The Oberlin Evangelist
June 5, 1850
The article which follows, copied from the New York Evangelist, can not fail to interest those of our readers who are not already familiar with the facts which it details. For ourselves, such cases always serve to impress our mind strongly with the power, the wisdom, and the riches of divine grace.--ED.
EARLY LIFE OF C. G. FINNEY
Mr. Editor:--Having sojourned awhile, almost within sight of the birth-place of Charles G. Finney, with my domicil on the very hill where, beneath the shade of forest trees, he gave his heart to God, I send you a few facts concerning that remarkable man, whose enemies have been many, and whose friends "are neither few nor cold-hearted."
His father was a plain farmer. On reaching manhood he left the parental estate, and commenced the study of law in this village. He also led the choir in the Presbyterian church. His clear intellect and independence of character, gave him a commanding influence over the youth of the place. He was intellectually orthodox on the great doctrines of revelation, but impenitent and careless. His views of Christian duty were so vivid, that he poured contempt on the apathy of the church. A fellow-student (now Judge W----) remarked to me recently, that Finney asked him one evening to attend a prayer meeting. They went, and upon their return, Mr. F. said with an oath, that it made him indignant to hear Christians pray after that fashion--"they didn't know what they wanted." He often told professors of religion and clergymen that they were not sincere--that it was not possible to believe that he and others were on the verge of hell, and yet be so indifferent to the terrific fact--and assured them, if he ever served God, it would be in earnest--he would "pull men out of the fire." This fearless manner gave him tremendous power, and one minister remarked that the young people would not be converted while Finney was here. But during the revival of 1821, he was reached by the truth of God--in an agony of conviction, he retired to a grove alone, and yielded to the Spirit. Returning to his office, he invited Dea. B. to come in; and with tears and smiles of rapture, told him what had transpired. When it was known in the place, many seemed to feel like the disciples when Saul was converted--they were in doubt. When he arose in the crowded sanctuary soon after, his first expression was, "My God! is it I?" He acted immediately on his former assurance. No modern Christian ever more literally exemplified Paul's experience, who warned men day and night with tears. This has ever been his manner of life, from that time of consecration to the Lord. His way of conducting meetings was always solemn; he never appealed to the animal feelings; his dependence was prayer, and a pungent presentation of God's law and man's ruin, without hope but in the arms of a Mediator. Mr. F. doubtless, had faults--some eccentricities, but they were those of a man who was thoroughly penetrated with a sense of eternal realities. Heaven and hell were words full of meaning to him. We find everywhere noble monuments of his labors in the gospel--the pillars in many a Zion, will call him blessed at the last day. And doubtless a rank of professed disciples, and among them not a few ministers, who have ignorantly or malignantly reproached him, will gaze there upon his radiant crown with wonder, while their own will be set with comparatively a few stars of rejoicing.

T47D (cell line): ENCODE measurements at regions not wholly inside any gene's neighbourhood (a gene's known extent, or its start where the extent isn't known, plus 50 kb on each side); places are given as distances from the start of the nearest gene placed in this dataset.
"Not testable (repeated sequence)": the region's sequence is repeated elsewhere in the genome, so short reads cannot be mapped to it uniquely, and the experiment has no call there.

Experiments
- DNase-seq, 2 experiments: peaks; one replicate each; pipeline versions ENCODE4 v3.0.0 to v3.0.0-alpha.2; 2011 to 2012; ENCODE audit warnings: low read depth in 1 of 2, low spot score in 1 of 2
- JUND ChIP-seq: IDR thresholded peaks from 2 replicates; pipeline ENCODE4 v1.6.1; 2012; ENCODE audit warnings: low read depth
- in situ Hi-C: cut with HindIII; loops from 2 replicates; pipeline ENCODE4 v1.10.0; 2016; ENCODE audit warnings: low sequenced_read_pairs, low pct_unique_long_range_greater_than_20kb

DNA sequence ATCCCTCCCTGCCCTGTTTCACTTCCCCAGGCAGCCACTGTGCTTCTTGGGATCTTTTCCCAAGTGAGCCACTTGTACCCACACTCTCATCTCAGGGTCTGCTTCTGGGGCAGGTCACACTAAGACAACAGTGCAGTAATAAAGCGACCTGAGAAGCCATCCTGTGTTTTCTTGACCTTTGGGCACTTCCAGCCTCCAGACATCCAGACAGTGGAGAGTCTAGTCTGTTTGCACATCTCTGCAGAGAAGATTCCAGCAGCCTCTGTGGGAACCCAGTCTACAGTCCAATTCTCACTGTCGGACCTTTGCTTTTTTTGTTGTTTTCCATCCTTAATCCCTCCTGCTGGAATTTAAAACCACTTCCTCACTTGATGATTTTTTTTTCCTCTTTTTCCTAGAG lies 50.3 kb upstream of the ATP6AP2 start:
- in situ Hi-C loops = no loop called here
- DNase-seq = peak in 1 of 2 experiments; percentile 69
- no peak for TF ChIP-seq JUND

Adams, Jeff. Co., N.Y., May, 1850
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